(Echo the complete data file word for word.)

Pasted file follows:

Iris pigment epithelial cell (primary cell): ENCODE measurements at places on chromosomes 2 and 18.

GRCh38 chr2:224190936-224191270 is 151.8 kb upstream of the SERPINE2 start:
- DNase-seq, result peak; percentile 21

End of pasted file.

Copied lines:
Iris pigment epithelial cell (primary cell): ENCODE measurements at places on chromosomes 2 and 18.

GRCh38 chr2:224190936-224191270 is 151.8 kb upstream of the SERPINE2 start:
- DNase-seq, result peak; percentile 21